Increasingly, top athletes facing mental-health challenges are in the news.
On Monday, tennis star Naomi Osaka also left a pre-tournament press conference in tears after answering some questions, though she returned in a few minutes. She withdrew from the French Open earlier this year, citing the anxiety she suffered in dealing with the media.
Similarly, gymnast Simone Biles declined to compete in key Olympics events because of such issues.
But for mental-health professionals, such incidents speak to the broader issues that millions of Americans face, with depression, anxiety and other disorders affecting our ability to function in the workplace.
The numbers tell the story. A recent study by the World Health Organization found that mental-health issues result in a $1 trillion annual hit to the global economy because of lost productivity.
Such incidents speak to the broader issues that millions of Americans face, with depression, anxiety and other disorders affecting our ability to function in the workplace.
In the U.S., the Centers for Disease Control and Prevention says that depression results in 200 million lost workdays annually, which cost employers anywhere from $17 billion to $44 billion.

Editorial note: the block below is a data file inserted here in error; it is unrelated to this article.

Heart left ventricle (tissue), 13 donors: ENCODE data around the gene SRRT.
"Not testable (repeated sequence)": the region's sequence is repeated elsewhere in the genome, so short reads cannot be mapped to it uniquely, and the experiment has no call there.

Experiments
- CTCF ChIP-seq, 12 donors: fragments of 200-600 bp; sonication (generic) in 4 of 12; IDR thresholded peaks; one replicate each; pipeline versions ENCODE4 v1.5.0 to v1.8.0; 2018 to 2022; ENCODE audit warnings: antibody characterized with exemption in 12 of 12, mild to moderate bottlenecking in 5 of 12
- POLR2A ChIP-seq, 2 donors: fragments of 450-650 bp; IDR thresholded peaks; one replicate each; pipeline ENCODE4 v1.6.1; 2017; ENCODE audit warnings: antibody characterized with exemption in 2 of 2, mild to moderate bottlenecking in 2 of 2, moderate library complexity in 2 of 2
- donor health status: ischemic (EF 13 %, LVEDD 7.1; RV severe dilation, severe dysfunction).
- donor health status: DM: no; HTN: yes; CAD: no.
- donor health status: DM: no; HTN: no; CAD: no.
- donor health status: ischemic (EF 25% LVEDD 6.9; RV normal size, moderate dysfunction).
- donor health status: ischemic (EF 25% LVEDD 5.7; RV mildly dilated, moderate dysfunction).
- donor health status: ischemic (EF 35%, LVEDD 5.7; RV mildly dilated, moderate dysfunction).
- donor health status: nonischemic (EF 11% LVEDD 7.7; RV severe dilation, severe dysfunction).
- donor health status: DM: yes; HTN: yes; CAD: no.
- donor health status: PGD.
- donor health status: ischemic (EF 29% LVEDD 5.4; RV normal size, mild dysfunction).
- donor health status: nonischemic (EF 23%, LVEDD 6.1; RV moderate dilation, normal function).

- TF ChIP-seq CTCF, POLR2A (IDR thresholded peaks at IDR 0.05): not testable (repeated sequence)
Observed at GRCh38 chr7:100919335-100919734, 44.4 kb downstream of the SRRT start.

“The mental health of workers is an area of increasing concern to organizations,” the CDC said.
And workers who are stressed may end up leaving their jobs, posing challenges for employers. In a study released by the executive-coaching and outplacement firm Challenger, Gray & Christmas, Inc., 59% of surveyed business leaders cited burnout as a reason why their employees are wanting to go elsewhere.
Professionals in the mental-health field say the issue has only gotten worse during the COVID-19 era, as employees deal with the challenges and social isolation of working from home.
“There is a mental-health crisis in this country, and the pandemic has compounded it,” said Sloane Miller, a social worker based in New York.
Given the situation, professionals say it is incumbent upon employers to find ways to support workers when it comes to their mental health. While many companies may say they want to help, they often don’t provide key resources and support, including time off when needed or health insurance plans that fully cover counseling, professionals note.
The result, said Darby Fox, a behavioral therapist based in the New York area, is that small mental-health problems often become bigger ones, resulting in employees needing to take larger amounts of time off.
Either way, Fox said, the issue needs to be taken seriously in the workplace.
“Mental health is physical health,” she said. “It’s our well-being.”